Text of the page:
This model is particularly suitable for organizing the production of oil and gas equipment, components for the aircraft and automotive industries, pharmaceuticals, wood products, and even fish processing. Its introduction will also help to solve the aforementioned problem of overhauling corporate governance, above all in state-owned and strategic companies, re-arranging their financial structure, including the restructuring of debts and loan commitments, and divesting non-core assets. On the whole, this will help to withstand external political pressure and even reap some benefits.
IMPROVING PUBLIC-PRIVATE PARTNERSHIP
Government support to companies that choose this model of import substitution will be much more effective than direct use of gold and foreign exchange reserves and the National Welfare Fund to compensate for their losses from the sanctions. Indirectly, this will also help to solve the dilemma of controlled foreign companies as it has already been recognized that the law regulating their tax regime needs some major adjustments. At present, changing tax residence is proposed as the simplest way to bypass the law. However, many countries, including Russia, have moved to renounce the use of offshore mechanisms as a top priority measure aimed at improving their financial systems.
It is difficult to ignore the fact that a full (!) amnesty for offshore capital returning to Russia and its legalization in 2015, proposed by the Russian president in his address to the Federal Assembly, does not imply the sale by Russian companies of their foreign-based assets. Therefore, production facilities purchased by Russian businessmen abroad are not viewed as taken out of the country illegally.
The outsourcing model offers additional opportunities for developing public-private partnerships. At present, this mechanism is interpreted very narrowly – the state invites businesses to take part in the implementation of major projects mainly as a source of additional funding. Instead, private business should be given a greater role to play in such partnerships, using its experience in corporate governance, market risk assessment, competitive struggle, and resource and personnel management.
No import substitution is possible without private business actively engaged in the process. Moreover, considering budget restrictions, many government programs, including import substitution ones, will hardly achieve their goals any time soon unless business gets actively and fully involved. As a result, public-private partnerships will no longer be reduced to concession agreements but will have much broader applicability. And this may necessitate the adoption of a public-private partnership law.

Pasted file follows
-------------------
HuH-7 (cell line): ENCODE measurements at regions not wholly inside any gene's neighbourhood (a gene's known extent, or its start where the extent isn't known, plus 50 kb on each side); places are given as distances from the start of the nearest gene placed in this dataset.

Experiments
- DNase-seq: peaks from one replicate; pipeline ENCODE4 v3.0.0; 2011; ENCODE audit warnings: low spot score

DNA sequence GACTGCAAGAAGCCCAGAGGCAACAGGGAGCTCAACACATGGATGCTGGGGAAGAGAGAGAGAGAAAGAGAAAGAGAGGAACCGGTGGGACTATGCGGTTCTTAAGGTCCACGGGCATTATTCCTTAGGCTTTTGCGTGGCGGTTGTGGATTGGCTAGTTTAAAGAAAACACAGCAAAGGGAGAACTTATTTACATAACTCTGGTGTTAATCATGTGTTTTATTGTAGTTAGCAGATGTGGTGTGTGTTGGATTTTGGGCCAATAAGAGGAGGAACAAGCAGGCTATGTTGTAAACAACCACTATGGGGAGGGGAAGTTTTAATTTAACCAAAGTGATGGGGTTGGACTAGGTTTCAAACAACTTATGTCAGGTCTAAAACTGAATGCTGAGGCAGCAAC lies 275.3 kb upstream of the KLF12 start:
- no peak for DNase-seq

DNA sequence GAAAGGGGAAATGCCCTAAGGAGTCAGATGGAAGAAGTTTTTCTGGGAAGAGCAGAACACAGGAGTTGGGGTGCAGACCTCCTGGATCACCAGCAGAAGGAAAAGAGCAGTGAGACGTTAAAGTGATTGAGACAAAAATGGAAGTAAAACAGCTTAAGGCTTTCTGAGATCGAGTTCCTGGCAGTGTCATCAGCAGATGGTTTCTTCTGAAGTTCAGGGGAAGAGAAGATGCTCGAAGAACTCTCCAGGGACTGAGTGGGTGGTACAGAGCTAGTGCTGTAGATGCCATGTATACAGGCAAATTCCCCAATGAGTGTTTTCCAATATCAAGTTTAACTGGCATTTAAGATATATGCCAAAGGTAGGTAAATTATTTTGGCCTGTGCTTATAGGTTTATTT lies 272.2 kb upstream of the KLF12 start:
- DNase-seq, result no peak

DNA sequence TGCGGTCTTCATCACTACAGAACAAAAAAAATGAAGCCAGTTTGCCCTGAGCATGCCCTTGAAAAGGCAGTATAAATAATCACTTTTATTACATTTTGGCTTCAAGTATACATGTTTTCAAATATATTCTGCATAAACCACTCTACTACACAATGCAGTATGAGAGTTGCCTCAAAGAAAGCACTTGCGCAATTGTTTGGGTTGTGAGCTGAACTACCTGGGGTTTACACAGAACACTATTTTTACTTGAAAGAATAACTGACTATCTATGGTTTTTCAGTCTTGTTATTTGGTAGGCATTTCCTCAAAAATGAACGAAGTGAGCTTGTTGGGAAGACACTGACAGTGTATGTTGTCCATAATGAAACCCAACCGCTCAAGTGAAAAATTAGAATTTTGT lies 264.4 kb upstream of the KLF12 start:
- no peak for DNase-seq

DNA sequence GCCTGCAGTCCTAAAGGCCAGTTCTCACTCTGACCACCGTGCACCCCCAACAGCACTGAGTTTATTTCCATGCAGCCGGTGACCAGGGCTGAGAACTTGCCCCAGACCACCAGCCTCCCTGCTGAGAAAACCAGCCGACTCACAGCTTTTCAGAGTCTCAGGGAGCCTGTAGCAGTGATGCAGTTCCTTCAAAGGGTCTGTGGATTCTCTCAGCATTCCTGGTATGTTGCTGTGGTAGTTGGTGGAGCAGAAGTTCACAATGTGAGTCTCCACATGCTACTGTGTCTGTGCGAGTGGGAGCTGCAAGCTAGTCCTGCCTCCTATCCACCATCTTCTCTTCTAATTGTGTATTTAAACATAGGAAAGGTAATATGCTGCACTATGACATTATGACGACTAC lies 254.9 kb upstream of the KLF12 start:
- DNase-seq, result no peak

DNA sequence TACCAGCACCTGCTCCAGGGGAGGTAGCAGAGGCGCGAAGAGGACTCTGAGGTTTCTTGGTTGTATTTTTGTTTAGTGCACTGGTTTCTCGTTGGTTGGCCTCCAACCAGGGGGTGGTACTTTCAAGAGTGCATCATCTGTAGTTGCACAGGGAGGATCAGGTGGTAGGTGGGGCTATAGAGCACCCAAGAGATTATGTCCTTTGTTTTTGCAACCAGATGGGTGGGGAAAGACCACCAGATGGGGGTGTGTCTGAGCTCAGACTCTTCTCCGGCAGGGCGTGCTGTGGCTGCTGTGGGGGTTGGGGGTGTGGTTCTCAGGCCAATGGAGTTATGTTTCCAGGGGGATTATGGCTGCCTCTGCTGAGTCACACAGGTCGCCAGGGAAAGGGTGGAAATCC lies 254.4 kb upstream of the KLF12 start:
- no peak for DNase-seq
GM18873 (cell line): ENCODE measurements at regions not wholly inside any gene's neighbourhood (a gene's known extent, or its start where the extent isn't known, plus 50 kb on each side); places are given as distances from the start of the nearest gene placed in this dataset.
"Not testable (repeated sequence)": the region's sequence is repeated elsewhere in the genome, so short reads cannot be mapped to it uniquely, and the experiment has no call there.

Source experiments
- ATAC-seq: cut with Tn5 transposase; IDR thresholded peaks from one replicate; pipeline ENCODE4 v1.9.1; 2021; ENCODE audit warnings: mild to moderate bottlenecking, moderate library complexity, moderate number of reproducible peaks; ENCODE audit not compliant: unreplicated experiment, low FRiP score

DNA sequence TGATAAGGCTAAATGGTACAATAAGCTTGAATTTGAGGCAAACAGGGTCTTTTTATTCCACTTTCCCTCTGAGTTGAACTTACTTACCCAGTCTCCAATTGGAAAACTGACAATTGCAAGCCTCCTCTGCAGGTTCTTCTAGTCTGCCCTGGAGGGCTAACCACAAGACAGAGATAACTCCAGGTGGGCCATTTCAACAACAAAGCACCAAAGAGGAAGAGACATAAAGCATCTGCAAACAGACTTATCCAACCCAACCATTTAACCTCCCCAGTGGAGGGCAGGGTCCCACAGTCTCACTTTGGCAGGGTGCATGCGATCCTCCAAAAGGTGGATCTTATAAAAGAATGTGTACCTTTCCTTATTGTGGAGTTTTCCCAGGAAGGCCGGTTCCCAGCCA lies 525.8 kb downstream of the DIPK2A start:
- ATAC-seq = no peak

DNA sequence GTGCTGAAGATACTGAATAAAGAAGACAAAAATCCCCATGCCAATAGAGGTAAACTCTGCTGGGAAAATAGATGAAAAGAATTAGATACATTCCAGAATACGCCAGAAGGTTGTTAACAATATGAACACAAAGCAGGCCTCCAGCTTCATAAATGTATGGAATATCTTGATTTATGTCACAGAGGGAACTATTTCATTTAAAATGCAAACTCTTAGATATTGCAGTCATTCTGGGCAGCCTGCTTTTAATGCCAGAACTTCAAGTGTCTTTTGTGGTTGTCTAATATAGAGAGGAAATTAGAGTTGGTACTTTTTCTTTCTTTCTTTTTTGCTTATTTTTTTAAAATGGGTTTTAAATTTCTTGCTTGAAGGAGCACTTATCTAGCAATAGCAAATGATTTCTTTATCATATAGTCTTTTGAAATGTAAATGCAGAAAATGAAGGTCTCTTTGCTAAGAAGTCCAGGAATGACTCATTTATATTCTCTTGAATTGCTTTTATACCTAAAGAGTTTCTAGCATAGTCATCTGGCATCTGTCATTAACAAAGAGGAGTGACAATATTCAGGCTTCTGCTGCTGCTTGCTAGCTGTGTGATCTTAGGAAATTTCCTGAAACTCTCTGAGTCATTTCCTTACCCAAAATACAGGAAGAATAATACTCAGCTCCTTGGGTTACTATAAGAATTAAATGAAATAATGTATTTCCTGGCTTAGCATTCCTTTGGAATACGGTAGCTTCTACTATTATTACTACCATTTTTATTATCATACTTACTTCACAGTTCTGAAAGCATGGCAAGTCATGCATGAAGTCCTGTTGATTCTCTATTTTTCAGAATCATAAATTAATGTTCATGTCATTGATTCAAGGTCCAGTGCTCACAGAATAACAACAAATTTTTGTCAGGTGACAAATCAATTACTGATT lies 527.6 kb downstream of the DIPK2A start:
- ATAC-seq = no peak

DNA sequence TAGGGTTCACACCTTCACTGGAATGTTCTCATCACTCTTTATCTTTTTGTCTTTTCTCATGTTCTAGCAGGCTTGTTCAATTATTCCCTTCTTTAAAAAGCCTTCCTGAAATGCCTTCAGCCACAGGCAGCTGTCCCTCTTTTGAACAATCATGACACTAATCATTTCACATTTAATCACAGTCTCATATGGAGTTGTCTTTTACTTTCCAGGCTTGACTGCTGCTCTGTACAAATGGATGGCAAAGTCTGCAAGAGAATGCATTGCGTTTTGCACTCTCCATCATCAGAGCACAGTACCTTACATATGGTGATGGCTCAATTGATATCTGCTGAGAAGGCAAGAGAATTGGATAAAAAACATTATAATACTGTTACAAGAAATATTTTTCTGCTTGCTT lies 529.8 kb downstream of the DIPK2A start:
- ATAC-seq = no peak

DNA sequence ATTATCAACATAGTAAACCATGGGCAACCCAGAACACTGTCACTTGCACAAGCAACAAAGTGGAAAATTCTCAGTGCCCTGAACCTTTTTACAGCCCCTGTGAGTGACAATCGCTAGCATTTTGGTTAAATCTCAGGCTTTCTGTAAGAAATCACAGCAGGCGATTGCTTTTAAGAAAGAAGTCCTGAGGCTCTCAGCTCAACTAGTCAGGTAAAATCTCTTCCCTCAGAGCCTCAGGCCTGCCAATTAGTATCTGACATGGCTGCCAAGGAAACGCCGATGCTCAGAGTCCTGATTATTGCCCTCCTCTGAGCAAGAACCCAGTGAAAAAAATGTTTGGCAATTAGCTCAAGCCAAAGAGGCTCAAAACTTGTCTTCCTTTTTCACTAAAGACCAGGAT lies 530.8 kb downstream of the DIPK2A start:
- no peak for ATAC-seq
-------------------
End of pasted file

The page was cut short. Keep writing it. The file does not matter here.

Naturally, the proposed model cannot be regarded as an alternative to other methods and forms of import substitution such as the establishment of joint ventures with foreign partners in Russia or localization of production by large foreign companies in our country. This mechanism, first used in the automotive industry, has spread to other sectors. The production of heating systems in the Saratov Region by Robert Bosch GmbH is just one of the examples. Another option is the sale of Russian assets to foreign companies as was the case with the Russian pharmaceutical company Veropharm purchased by the U.S. giant Abbott after the West had imposed its sanctions. The planned privatization of 19.5 percent of the state-owned oil company Rosneft also opens up good prospects.
The advance of Russian manufacturers abroad rather complements other ways of organizing import substitution designed to serve one common goal stated by the president in his address to the Federal Assembly: “Our goal is to have as many equal partners as possible, both in the West and in the East. We will expand our presence in those regions where integration is on the rise, where politics is not mixed with economy, and where obstacles to trade, to exchange of technology and investment and to the free movement of people are lifted.” So only an economically justified combination of various forms and methods can provide the best way to build an optimum model of import substitution.